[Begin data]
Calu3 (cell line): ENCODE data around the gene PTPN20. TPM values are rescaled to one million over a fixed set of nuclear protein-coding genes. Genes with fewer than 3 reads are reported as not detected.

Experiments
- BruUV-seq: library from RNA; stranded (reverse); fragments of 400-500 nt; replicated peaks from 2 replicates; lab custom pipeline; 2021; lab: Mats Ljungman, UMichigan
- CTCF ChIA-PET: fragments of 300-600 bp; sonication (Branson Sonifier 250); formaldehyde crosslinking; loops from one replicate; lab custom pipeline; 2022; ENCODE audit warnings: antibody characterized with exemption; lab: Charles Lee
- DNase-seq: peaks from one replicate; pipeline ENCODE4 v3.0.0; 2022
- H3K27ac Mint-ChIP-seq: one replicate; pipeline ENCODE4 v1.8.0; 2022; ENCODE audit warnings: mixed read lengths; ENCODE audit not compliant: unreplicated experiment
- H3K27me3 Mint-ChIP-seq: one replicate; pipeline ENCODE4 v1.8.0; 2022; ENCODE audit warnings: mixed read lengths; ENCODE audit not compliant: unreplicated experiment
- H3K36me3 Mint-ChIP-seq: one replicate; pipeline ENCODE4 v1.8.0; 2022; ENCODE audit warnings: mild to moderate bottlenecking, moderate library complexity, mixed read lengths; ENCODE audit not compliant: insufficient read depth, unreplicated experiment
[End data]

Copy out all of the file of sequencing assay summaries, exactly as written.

Calu3 (cell line): ENCODE data around the gene PTPN20. TPM values are rescaled to one million over a fixed set of nuclear protein-coding genes. Genes with fewer than 3 reads are reported as not detected.

Experiments
- BruUV-seq: library from RNA; stranded (reverse); fragments of 400-500 nt; replicated peaks from 2 replicates; lab custom pipeline; 2021; lab: Mats Ljungman, UMichigan
- CTCF ChIA-PET: fragments of 300-600 bp; sonication (Branson Sonifier 250); formaldehyde crosslinking; loops from one replicate; lab custom pipeline; 2022; ENCODE audit warnings: antibody characterized with exemption; lab: Charles Lee
- DNase-seq: peaks from one replicate; pipeline ENCODE4 v3.0.0; 2022
- H3K27ac Mint-ChIP-seq: one replicate; pipeline ENCODE4 v1.8.0; 2022; ENCODE audit warnings: mixed read lengths; ENCODE audit not compliant: unreplicated experiment
- H3K27me3 Mint-ChIP-seq: one replicate; pipeline ENCODE4 v1.8.0; 2022; ENCODE audit warnings: mixed read lengths; ENCODE audit not compliant: unreplicated experiment
- H3K36me3 Mint-ChIP-seq: one replicate; pipeline ENCODE4 v1.8.0; 2022; ENCODE audit warnings: mild to moderate bottlenecking, moderate library complexity, mixed read lengths; ENCODE audit not compliant: insufficient read depth, unreplicated experiment